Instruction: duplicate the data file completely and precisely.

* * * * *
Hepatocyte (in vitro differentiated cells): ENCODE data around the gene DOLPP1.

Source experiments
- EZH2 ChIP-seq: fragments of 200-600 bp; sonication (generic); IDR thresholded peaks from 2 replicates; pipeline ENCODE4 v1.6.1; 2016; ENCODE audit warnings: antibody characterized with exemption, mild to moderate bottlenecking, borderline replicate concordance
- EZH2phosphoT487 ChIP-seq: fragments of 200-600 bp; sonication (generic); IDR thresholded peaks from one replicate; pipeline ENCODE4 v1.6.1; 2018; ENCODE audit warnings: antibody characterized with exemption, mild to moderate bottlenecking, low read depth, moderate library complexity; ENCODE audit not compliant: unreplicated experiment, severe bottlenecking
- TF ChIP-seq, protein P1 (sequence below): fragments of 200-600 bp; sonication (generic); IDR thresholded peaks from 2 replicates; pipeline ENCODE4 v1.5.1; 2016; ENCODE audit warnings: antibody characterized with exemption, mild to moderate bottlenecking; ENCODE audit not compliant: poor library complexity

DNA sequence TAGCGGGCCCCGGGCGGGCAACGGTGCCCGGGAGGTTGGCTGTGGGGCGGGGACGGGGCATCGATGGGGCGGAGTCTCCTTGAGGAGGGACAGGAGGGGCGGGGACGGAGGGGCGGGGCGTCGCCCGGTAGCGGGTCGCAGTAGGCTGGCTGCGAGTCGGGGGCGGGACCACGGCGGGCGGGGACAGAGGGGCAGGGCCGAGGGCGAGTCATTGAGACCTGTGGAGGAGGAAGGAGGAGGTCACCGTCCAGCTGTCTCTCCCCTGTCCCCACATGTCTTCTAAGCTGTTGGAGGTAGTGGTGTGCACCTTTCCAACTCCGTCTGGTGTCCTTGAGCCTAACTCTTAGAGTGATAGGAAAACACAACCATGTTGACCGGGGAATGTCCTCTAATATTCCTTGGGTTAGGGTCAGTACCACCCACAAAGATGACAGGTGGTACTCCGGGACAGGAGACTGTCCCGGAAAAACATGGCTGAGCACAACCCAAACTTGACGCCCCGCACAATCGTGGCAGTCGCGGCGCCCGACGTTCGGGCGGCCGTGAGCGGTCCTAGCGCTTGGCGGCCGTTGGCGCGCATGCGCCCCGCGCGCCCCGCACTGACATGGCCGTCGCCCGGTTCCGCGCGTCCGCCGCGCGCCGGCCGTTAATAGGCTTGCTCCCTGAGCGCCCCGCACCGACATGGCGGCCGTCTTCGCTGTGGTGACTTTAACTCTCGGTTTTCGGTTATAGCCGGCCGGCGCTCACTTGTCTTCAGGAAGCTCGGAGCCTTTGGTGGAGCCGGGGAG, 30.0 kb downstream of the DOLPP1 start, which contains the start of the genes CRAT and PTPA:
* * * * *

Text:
Hepatocyte (in vitro differentiated cells): ENCODE data around the gene DOLPP1.

Source experiments
- EZH2 ChIP-seq: fragments of 200-600 bp; sonication (generic); IDR thresholded peaks from 2 replicates; pipeline ENCODE4 v1.6.1; 2016; ENCODE audit warnings: antibody characterized with exemption, mild to moderate bottlenecking, borderline replicate concordance
- EZH2phosphoT487 ChIP-seq: fragments of 200-600 bp; sonication (generic); IDR thresholded peaks from one replicate; pipeline ENCODE4 v1.6.1; 2018; ENCODE audit warnings: antibody characterized with exemption, mild to moderate bottlenecking, low read depth, moderate library complexity; ENCODE audit not compliant: unreplicated experiment, severe bottlenecking
- TF ChIP-seq, protein P1 (sequence below): fragments of 200-600 bp; sonication (generic); IDR thresholded peaks from 2 replicates; pipeline ENCODE4 v1.5.1; 2016; ENCODE audit warnings: antibody characterized with exemption, mild to moderate bottlenecking; ENCODE audit not compliant: poor library complexity

DNA sequence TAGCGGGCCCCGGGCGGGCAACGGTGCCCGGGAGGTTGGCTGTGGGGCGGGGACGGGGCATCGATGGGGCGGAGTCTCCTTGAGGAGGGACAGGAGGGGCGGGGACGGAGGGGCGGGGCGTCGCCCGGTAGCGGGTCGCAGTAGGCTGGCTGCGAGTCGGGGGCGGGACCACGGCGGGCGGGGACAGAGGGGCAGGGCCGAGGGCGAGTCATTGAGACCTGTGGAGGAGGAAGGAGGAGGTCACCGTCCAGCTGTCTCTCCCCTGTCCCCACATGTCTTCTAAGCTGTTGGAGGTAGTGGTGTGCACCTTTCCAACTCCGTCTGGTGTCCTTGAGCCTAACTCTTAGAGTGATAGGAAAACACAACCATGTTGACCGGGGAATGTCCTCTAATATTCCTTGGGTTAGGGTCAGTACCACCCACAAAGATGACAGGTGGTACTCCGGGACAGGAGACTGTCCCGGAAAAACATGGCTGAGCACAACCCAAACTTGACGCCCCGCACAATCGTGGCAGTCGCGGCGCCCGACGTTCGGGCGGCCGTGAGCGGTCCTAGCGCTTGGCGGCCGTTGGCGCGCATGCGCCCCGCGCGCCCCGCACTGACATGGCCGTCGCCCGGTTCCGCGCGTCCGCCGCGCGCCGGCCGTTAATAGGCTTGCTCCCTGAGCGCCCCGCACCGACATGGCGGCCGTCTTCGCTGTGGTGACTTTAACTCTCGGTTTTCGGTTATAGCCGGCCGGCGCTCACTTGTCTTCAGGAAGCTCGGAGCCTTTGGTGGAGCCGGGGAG, 30.0 kb downstream of the DOLPP1 start, which contains the start of the genes CRAT and PTPA: